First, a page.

How Friendship Shapes the Sonic Series

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How Friendship Shapes the <i>Sonic</i> Series

The first Sonic the Hedgehog game came out on 6/23/1991, 25 years ago tomorrow.

Sonic has a hefty crew now, but even his earliest adventures—where secondary characters weren’t so prevalent—feature friendship as a subtext. Sonic’s friendships deepen his world and his character, and have helped create a fictional universe that has brought joy to Sonic fans for 25 years.

It started with Tails, the two-tailed fox we first meet in Sonic the Hedgehog 2. At first he follows his hero wherever he goes, while Sonic seems to be humoring him as he pursues his mission of freeing captured forest animals and stopping Dr. Robotnik. From this early profile, we see Tails as a caddie-like companion, but with Sonic being the fastest thing that moves, we also recognize he doesn’t need to rely on Tails. That is until the quest takes a skyward turn, at which point Tails’ value to Sonic is revealed in his piloting skills. Sonic the Hedgehog 3 continues this dynamic with its opening sequence, where Tails and Sonic are again flying with the Tornado, but only after jumping to 3D does the series explore this theme more fully.

Sonic Adventure, for example, portrays Sonic and Tails as partners and buddies who work in tandem, rather than Sonic always in a leadership role. It’s here that Tails’ skills as an inventor are pushed (e.g., through his Mystic Ruins workshop and invention of the Tornado II), which in turn alters our previous view of him as a straggler who can’t match Sonic. This, too, is supported by the broader context in gameplay styles, as unstoppable speed is no longer equated as the sole measure of strength, giving Tails opportunity to showcase skills unique to him.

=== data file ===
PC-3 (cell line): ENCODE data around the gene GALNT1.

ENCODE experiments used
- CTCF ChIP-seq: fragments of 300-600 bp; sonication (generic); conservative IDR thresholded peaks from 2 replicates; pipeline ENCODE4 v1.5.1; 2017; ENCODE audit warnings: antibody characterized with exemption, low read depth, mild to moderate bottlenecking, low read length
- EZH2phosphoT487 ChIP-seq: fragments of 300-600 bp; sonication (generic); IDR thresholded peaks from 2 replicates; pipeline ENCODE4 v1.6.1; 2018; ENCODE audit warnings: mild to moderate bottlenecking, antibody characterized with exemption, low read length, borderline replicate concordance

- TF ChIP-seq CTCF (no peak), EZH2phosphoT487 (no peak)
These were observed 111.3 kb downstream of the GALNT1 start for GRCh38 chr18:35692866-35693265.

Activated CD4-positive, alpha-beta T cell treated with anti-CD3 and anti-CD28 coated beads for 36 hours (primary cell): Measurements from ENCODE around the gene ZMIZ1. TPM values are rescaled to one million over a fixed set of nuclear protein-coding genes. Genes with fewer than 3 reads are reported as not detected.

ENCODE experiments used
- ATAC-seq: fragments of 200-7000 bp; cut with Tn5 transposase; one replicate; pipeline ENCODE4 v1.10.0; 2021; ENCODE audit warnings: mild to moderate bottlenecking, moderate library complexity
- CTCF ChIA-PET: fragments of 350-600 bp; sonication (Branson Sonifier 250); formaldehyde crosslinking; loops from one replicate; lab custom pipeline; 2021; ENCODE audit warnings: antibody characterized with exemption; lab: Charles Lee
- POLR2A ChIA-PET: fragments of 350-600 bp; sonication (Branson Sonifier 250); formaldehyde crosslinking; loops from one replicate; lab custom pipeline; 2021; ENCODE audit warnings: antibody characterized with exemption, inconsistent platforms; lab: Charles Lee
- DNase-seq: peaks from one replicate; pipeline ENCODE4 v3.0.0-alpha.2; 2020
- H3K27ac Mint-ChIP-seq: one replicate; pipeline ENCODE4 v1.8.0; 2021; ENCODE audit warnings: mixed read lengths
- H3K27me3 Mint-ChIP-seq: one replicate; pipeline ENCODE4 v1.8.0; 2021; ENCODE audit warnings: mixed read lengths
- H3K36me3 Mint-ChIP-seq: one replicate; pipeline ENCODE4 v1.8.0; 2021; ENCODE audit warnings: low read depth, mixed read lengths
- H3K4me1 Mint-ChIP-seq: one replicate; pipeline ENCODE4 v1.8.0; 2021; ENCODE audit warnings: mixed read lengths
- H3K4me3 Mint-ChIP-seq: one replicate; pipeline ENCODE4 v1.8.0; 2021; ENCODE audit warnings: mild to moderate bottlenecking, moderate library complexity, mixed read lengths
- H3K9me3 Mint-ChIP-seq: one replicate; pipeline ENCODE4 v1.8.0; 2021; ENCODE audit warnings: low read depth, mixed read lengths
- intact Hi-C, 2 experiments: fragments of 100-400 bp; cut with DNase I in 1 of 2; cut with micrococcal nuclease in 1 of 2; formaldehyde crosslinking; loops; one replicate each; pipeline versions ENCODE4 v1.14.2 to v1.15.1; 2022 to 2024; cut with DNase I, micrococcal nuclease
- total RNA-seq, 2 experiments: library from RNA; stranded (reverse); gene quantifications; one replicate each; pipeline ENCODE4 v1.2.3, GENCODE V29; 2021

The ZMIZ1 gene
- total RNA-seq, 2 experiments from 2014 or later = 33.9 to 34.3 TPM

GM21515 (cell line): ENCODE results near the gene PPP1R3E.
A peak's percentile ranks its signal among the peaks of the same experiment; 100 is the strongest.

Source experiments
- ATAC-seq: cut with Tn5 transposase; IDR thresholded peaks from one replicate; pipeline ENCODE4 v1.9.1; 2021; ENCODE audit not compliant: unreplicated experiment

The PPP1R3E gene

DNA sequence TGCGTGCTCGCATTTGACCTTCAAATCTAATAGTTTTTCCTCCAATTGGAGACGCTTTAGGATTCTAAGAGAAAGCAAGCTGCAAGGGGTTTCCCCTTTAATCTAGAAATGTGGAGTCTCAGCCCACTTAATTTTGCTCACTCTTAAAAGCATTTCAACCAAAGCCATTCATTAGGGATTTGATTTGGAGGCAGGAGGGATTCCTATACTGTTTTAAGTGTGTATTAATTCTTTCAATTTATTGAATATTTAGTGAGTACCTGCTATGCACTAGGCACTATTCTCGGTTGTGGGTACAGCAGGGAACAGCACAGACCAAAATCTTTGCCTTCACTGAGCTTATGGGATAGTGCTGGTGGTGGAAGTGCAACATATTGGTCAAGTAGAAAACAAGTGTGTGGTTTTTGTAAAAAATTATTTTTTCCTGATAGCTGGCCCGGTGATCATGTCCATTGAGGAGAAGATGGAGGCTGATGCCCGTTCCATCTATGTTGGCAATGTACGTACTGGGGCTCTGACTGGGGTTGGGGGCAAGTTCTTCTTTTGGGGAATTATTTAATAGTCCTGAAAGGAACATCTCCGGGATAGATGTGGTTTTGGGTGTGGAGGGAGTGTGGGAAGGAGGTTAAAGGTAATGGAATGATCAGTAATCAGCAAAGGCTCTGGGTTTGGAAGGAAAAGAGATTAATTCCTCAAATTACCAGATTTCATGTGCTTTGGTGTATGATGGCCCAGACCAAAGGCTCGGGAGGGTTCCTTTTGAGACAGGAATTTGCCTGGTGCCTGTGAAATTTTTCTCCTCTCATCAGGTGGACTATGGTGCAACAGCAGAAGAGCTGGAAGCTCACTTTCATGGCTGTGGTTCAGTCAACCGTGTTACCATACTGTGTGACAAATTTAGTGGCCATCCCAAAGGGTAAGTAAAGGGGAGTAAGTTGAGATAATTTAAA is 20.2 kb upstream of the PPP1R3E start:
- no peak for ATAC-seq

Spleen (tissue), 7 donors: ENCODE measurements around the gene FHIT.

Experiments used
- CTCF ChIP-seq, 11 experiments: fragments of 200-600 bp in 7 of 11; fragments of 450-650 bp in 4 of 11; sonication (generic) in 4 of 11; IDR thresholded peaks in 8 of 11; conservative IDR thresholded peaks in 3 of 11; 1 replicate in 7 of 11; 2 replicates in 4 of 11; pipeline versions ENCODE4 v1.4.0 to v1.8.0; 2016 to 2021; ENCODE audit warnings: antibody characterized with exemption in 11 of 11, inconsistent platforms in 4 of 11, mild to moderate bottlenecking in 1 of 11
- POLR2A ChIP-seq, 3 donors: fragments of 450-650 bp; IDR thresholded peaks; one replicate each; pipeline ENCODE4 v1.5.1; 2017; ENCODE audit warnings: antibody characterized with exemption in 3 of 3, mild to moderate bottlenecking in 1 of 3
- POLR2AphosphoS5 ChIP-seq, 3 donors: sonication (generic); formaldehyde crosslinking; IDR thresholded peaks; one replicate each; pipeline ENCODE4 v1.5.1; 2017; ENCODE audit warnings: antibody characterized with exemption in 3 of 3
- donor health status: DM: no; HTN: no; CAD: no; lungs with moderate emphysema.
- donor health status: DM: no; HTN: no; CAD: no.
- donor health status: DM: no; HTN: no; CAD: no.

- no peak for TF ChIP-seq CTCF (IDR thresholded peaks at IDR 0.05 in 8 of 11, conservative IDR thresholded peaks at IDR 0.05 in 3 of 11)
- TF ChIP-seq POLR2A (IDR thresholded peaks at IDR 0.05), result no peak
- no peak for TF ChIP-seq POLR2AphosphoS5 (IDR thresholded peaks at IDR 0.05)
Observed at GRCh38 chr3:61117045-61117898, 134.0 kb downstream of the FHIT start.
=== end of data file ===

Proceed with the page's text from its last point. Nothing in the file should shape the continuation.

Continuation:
Also developed is an aspect of Tails’ character that was previously non-existent: his self-confidence. When the two get separated after the Tornado is shot down, Tails has a flashback of his first encounter with Sonic—something that’s only been suggested in past titles—showing his initial admiration for the hedgehog’s speed. Later, when Tails must alone stop Eggman from detonating a missile that threatens the city, he tells himself during a moment of reflection that he can’t always rely on Sonic to fight the tough battles.

Sonic Adventure 2 Tails Cutscene.jpg

In Sonic Adventure 2, Tails goes from frequently asking where Sonic is, to flying to his rescue and consulting with and directing him on plans. One of these (late-game) plans is disrupted by a failure of colossal proportions, and when a shortsighted comment clinches Sonic’s doom, Tails’ face is that of disappointed realization. Understandably upset over “losing” his friend, he vows to follow through on the one thing Sonic trusted him with while also saying he’ll never forgive Eggman, projecting feelings of guilt and anger.

Whereas the earliest games show Tails in a passive role, these two early incarnations of 3D Sonic show a more complementary relationship: Tails keeps Sonic sensible and acts as his brakes when careless speed could be his undoing. Games like Sonic Colors and Sonic Lost World tackle this, where Tails’ perceptive and methodical approach prompts him to take the fall for his friend. It works both ways, as Sonic is often portrayed as Tails’ protector, shoving him into a getaway elevator to ensure his safety in Sonic Colors and saving him from a group of monsters in Sonic Unleashed. Their close connection—fistbumps, light-hearted banter and all—is even envied by Orbot, as it contrasts the relationship Eggman has with his robotic assistants.